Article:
Now internationally renowned for his three-dimensional assemblages, performances, and large-scale installations, David Hammons (b. 1943) began his career with a series of monoprints created with impressions of his own body combined with silkscreens and collaged found objects.
David Hammons: Body Prints, 1968–1979 is the first publication to focus exclusively on these pivotal early works on paper in which the artist used the body as both a drawing tool and printing plate to explore performative, unconventional forms of image making. Together, the body prints highlighted in this volume introduce the major themes of a fifty-year career that has become central to the history of postwar American art.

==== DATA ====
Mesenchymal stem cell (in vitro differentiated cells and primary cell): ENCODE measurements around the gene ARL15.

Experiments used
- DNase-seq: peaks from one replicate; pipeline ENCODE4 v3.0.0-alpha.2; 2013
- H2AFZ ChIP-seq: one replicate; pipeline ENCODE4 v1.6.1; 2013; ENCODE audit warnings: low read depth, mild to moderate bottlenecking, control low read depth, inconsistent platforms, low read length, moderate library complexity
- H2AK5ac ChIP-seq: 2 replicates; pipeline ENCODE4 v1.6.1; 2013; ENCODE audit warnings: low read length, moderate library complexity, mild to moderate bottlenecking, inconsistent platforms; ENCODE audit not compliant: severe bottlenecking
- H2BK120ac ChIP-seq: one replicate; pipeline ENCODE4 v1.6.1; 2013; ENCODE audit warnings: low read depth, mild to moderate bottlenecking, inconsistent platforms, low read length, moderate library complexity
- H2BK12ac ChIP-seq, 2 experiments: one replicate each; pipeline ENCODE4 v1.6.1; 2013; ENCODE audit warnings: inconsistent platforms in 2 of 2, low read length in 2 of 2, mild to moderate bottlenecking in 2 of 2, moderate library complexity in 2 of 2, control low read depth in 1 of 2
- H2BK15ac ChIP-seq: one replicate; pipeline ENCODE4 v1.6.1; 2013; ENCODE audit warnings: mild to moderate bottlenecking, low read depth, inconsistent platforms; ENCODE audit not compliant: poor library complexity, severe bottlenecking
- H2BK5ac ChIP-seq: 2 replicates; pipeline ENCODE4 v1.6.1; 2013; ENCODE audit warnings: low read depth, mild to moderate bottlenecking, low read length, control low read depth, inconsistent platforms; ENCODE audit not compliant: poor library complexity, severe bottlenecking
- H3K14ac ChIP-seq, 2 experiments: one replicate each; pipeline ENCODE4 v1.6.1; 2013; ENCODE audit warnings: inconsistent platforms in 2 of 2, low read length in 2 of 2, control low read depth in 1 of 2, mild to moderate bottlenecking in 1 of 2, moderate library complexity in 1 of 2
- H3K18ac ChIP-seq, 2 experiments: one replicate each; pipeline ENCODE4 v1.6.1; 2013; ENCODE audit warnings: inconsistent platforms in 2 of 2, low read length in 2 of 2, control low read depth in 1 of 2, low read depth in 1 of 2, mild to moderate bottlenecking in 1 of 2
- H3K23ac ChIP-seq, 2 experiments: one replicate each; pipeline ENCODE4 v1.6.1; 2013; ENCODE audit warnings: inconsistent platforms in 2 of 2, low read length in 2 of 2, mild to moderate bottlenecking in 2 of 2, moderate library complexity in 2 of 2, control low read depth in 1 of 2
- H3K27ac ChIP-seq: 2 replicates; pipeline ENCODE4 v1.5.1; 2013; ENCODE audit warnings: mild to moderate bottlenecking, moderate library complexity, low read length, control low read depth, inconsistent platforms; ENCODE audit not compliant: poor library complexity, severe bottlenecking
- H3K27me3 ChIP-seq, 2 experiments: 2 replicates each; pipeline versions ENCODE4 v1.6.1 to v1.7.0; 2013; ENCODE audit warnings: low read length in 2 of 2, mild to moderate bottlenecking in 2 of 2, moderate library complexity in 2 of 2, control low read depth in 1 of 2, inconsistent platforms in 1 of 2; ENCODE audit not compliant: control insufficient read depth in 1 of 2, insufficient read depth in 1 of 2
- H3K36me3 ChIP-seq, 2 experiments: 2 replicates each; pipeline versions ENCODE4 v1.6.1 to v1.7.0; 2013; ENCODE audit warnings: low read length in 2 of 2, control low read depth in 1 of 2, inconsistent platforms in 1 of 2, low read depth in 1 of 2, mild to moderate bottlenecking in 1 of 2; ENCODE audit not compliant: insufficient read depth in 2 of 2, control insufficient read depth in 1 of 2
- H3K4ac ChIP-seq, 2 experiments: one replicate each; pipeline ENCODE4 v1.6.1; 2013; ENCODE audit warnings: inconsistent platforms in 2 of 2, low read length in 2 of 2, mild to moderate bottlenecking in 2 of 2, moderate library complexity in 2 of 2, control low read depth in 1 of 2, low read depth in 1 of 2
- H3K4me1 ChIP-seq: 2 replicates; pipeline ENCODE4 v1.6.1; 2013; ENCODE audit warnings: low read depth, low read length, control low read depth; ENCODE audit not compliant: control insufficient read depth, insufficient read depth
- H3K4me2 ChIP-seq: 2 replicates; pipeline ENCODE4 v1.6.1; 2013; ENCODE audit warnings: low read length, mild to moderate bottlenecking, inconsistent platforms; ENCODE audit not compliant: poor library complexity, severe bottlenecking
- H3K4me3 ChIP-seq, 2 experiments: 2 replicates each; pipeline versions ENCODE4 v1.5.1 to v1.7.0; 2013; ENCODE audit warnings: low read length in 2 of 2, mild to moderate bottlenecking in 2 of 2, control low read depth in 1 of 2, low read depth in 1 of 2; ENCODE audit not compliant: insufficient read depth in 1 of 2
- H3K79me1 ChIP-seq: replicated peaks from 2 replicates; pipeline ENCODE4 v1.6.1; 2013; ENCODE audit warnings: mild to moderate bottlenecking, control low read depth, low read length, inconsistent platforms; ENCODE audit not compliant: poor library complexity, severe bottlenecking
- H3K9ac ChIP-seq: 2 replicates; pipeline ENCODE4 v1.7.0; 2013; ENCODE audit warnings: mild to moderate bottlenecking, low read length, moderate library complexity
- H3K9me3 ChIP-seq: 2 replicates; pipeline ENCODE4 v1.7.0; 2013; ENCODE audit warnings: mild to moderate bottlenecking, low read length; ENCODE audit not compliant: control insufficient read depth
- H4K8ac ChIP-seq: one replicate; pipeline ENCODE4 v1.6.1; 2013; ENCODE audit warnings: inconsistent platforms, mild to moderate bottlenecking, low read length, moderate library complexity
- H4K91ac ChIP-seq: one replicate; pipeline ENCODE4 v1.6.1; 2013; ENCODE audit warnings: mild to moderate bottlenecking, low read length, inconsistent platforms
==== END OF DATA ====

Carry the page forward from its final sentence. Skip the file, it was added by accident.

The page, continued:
This edition features a conversation between curator and activist Linda Goode Bryant and artist Senga Nengudi, as well as a photo essay by photographer Bruce W. Talamon, who documented David Hammons at work in his Los Angeles studio in 1974. The publication is expanded from its first edition to include reproductions of a selection of rarely-seen body prints that Hammons added from his personal collection to the exhibition during its final weeks. The publication also features a revised introduction by Laura Hoptman to mark the unique expansion of the exhibition.
Contributors: Linda Goode Bryant, Laura Hoptman, Senga Nengudi, Bruce W. Talamon
Artists: David Hammons
© The Drawing Center